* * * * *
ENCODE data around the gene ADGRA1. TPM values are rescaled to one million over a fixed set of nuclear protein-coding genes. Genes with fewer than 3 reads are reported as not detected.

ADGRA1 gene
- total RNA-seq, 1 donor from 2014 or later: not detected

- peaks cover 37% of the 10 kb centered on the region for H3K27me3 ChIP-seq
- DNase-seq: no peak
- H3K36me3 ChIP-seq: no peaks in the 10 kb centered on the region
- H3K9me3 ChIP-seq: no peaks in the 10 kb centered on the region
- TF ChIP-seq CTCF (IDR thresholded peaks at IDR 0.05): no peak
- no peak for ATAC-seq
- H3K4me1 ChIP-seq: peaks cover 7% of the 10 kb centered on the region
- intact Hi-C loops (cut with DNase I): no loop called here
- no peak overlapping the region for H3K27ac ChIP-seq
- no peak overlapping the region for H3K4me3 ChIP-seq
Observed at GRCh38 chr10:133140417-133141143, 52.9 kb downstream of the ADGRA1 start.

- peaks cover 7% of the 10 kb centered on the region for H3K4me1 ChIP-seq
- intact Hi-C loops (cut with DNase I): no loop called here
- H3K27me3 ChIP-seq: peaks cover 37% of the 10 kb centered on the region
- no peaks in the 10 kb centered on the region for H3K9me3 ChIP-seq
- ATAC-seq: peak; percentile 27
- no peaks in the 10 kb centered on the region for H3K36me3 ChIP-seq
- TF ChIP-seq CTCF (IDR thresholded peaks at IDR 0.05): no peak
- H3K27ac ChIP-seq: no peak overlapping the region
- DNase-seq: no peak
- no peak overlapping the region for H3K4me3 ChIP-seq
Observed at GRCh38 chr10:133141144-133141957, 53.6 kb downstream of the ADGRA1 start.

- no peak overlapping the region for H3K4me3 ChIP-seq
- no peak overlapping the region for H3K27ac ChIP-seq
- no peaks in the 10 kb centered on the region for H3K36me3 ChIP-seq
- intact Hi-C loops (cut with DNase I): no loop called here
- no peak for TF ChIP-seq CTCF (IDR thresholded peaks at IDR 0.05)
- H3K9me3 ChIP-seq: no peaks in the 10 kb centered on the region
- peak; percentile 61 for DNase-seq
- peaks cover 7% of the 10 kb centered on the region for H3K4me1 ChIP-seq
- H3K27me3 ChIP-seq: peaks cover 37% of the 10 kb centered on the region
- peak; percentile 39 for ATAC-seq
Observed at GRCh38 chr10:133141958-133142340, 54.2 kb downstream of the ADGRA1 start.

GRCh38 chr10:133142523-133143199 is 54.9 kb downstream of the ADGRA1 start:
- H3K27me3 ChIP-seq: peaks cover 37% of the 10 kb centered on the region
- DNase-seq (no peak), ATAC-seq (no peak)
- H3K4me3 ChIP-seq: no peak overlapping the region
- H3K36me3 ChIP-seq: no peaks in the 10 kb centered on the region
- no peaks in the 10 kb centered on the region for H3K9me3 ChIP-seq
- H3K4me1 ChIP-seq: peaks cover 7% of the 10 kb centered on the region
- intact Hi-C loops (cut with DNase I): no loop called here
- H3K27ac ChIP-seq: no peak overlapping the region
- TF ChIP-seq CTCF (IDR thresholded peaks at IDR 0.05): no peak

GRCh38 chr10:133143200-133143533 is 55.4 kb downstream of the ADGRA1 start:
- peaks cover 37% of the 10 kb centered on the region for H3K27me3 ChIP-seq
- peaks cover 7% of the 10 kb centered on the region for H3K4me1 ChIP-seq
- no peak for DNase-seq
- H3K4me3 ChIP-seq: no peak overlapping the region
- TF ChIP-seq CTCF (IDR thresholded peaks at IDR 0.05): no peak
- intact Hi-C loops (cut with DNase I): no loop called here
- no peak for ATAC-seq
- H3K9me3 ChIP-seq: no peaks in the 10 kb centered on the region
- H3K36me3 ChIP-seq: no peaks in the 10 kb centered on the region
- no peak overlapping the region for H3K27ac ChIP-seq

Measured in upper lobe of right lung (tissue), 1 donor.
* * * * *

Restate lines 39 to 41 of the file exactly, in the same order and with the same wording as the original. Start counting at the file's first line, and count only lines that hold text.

- DNase-seq (no peak), ATAC-seq (no peak)
- H3K4me3 ChIP-seq: no peak overlapping the region
- H3K36me3 ChIP-seq: no peaks in the 10 kb centered on the region